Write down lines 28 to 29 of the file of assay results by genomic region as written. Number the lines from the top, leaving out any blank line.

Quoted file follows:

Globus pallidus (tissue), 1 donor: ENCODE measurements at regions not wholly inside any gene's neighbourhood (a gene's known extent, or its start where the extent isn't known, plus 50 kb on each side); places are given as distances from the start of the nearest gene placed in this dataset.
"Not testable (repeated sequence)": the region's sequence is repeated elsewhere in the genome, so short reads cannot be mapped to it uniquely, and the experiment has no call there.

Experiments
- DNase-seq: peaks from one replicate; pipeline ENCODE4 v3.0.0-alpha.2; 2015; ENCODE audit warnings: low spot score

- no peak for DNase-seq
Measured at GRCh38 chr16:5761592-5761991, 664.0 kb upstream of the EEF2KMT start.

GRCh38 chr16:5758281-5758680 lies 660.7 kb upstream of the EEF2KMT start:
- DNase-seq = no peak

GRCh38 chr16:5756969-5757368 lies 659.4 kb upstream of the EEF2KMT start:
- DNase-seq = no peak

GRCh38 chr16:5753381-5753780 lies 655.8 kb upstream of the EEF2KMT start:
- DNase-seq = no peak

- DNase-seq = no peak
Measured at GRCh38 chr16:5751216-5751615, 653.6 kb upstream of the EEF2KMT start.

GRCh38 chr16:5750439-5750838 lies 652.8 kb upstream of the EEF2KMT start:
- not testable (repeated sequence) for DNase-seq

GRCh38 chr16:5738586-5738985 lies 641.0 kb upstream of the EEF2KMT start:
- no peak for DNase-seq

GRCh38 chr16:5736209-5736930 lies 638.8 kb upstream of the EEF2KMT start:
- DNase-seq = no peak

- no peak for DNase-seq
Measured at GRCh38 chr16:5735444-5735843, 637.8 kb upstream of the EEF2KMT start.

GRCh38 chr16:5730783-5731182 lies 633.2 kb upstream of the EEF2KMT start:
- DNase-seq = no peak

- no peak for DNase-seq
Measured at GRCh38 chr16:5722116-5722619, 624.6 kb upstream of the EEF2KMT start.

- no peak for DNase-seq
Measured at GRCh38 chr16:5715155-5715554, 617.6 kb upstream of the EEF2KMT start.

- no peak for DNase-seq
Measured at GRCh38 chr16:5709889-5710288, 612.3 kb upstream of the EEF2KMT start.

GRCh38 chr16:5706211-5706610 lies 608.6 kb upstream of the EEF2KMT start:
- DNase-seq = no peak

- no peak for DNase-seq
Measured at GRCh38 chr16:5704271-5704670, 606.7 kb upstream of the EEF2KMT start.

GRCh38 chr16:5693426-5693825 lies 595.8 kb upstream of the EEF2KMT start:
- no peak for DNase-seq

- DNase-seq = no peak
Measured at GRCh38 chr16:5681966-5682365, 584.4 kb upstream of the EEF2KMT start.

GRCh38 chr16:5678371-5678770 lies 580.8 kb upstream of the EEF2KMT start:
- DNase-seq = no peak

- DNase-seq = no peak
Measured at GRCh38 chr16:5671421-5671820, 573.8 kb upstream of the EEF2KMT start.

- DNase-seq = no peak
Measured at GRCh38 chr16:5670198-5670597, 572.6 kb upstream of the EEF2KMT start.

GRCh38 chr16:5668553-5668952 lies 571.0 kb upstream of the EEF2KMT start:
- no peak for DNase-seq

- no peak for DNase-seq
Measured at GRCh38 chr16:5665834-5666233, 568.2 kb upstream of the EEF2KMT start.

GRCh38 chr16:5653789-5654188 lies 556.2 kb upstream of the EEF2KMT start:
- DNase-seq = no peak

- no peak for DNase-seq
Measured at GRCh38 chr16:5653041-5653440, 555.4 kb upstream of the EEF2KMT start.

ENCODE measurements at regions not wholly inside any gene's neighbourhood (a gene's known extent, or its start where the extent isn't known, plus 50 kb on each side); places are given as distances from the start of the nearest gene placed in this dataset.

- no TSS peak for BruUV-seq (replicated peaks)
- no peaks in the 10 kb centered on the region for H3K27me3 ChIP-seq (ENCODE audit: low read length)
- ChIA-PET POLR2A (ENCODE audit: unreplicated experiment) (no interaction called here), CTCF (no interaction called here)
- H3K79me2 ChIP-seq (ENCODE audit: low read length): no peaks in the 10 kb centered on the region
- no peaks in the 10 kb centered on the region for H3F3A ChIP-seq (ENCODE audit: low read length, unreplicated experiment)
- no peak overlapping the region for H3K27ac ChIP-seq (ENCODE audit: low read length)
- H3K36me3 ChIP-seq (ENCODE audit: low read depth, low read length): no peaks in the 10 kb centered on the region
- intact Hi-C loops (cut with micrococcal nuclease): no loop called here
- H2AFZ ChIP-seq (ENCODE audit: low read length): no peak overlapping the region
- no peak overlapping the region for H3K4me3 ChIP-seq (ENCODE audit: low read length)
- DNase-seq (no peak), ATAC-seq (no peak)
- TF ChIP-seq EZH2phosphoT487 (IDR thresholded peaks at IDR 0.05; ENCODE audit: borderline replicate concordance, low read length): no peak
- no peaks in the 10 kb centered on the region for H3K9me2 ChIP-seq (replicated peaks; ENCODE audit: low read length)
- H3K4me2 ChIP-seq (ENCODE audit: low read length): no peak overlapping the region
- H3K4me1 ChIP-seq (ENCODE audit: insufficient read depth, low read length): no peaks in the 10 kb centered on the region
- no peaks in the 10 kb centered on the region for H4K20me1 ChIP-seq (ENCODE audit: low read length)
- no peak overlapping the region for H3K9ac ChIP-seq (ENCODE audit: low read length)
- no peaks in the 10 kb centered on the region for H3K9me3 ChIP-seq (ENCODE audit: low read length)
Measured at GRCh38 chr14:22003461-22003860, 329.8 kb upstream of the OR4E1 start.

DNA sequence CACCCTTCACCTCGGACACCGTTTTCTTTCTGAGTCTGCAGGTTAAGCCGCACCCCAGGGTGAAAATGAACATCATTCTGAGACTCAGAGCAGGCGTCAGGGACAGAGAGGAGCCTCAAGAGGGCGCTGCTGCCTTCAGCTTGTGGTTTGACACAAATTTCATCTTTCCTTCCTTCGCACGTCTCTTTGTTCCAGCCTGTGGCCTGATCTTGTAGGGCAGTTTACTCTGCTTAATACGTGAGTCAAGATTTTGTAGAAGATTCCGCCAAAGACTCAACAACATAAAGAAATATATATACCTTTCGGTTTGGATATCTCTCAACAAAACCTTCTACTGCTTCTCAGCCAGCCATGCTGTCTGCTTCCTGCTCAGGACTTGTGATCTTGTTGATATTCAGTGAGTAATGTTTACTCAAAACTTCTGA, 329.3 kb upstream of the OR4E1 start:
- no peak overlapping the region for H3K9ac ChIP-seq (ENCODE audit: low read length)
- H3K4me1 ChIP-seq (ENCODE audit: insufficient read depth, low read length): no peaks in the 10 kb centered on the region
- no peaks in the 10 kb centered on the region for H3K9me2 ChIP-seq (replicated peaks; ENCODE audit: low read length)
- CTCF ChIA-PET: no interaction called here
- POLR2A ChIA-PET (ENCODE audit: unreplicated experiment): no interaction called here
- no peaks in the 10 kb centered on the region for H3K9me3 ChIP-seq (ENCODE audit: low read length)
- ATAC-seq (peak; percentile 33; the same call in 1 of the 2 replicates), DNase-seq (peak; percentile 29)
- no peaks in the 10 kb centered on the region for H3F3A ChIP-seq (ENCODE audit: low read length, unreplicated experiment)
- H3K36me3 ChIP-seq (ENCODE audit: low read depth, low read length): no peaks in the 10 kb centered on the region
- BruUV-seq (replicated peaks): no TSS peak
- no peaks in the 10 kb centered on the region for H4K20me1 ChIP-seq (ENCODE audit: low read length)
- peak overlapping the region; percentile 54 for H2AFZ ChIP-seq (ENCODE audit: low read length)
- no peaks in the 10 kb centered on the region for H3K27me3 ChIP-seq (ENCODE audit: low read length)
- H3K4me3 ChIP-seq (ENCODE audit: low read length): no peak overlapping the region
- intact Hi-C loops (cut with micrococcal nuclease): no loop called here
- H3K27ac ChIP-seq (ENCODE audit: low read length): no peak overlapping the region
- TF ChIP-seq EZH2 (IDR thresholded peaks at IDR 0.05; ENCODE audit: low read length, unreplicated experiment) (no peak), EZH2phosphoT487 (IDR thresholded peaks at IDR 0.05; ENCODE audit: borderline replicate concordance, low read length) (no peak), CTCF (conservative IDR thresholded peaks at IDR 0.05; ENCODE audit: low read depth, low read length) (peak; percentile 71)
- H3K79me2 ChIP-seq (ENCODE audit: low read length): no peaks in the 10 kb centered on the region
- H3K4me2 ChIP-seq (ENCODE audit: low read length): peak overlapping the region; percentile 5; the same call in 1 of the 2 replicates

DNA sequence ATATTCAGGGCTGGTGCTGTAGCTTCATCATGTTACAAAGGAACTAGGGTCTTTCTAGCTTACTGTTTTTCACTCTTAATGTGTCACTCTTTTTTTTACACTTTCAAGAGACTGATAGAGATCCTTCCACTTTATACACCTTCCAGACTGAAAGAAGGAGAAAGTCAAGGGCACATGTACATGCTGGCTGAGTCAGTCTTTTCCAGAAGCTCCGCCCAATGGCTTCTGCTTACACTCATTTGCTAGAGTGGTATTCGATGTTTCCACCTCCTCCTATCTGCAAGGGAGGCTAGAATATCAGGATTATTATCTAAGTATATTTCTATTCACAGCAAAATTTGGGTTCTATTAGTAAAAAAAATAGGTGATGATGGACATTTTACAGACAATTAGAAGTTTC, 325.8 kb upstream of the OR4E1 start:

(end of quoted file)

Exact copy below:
Measured at GRCh38 chr16:5715155-5715554, 617.6 kb upstream of the EEF2KMT start.

- no peak for DNase-seq